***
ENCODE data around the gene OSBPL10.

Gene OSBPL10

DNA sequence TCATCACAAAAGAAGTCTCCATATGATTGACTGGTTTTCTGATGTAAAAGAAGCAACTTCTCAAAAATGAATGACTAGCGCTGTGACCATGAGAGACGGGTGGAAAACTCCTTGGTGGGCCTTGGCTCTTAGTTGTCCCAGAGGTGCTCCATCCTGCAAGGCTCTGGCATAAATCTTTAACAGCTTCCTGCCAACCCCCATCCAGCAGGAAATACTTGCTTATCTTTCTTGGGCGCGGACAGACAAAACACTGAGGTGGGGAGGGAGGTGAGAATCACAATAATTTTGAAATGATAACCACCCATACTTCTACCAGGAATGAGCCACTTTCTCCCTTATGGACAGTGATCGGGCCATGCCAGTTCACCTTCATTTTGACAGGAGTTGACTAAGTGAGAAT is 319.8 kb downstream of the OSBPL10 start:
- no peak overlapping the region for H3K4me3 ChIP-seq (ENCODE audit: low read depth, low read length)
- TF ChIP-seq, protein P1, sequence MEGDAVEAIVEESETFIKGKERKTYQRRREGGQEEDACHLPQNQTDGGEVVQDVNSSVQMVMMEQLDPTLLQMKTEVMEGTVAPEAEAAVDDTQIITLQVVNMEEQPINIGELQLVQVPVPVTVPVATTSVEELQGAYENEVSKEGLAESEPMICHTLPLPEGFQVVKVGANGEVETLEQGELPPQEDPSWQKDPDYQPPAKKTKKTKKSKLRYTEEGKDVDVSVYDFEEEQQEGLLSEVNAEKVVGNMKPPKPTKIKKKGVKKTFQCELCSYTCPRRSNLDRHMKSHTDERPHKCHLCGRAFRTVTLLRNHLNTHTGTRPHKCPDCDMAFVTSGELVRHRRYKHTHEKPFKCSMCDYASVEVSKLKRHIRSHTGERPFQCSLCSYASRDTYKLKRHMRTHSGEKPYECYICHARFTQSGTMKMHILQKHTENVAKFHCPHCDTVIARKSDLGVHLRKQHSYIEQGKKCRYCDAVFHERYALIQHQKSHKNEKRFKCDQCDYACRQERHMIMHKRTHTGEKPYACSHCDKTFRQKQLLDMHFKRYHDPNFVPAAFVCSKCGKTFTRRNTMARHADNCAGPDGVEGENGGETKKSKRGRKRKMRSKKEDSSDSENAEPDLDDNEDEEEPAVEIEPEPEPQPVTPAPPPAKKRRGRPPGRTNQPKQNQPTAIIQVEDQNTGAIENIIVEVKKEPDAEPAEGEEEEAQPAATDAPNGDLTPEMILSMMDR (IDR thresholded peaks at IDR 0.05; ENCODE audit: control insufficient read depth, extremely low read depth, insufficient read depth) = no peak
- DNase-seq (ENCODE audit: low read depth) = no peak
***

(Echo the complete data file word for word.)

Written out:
ENCODE data around the gene OSBPL10.

Gene OSBPL10

DNA sequence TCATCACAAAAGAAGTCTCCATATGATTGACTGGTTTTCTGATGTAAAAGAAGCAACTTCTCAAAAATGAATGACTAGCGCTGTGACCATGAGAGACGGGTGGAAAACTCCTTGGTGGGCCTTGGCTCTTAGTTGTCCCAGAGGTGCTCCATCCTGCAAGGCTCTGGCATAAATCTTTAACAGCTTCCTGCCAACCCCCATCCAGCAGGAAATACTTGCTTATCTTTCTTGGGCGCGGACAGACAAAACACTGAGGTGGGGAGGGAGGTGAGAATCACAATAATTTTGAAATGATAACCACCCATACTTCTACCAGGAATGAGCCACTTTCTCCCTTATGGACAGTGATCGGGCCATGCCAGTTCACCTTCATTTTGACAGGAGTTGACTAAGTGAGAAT is 319.8 kb downstream of the OSBPL10 start:
- no peak overlapping the region for H3K4me3 ChIP-seq (ENCODE audit: low read depth, low read length)
- TF ChIP-seq, protein P1, sequence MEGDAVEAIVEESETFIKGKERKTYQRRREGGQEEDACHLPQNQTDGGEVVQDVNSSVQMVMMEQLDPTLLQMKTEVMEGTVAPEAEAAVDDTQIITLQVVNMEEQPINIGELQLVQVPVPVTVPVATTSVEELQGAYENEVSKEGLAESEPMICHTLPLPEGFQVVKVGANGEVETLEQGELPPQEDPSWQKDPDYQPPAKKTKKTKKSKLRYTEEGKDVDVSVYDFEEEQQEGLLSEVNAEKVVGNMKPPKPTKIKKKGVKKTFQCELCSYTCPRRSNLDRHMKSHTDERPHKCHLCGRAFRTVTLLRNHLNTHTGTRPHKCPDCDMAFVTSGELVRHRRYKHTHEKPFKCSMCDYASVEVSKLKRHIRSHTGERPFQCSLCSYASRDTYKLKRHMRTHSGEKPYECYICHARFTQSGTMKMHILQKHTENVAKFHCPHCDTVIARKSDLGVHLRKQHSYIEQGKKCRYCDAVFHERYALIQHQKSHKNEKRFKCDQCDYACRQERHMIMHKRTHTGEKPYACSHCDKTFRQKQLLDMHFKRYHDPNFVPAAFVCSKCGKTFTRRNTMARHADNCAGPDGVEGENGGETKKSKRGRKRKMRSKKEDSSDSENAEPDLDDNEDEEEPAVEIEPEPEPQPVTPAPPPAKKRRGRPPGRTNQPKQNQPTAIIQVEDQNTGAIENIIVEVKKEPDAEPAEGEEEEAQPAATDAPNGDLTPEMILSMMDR (IDR thresholded peaks at IDR 0.05; ENCODE audit: control insufficient read depth, extremely low read depth, insufficient read depth) = no peak
- DNase-seq (ENCODE audit: low read depth) = no peak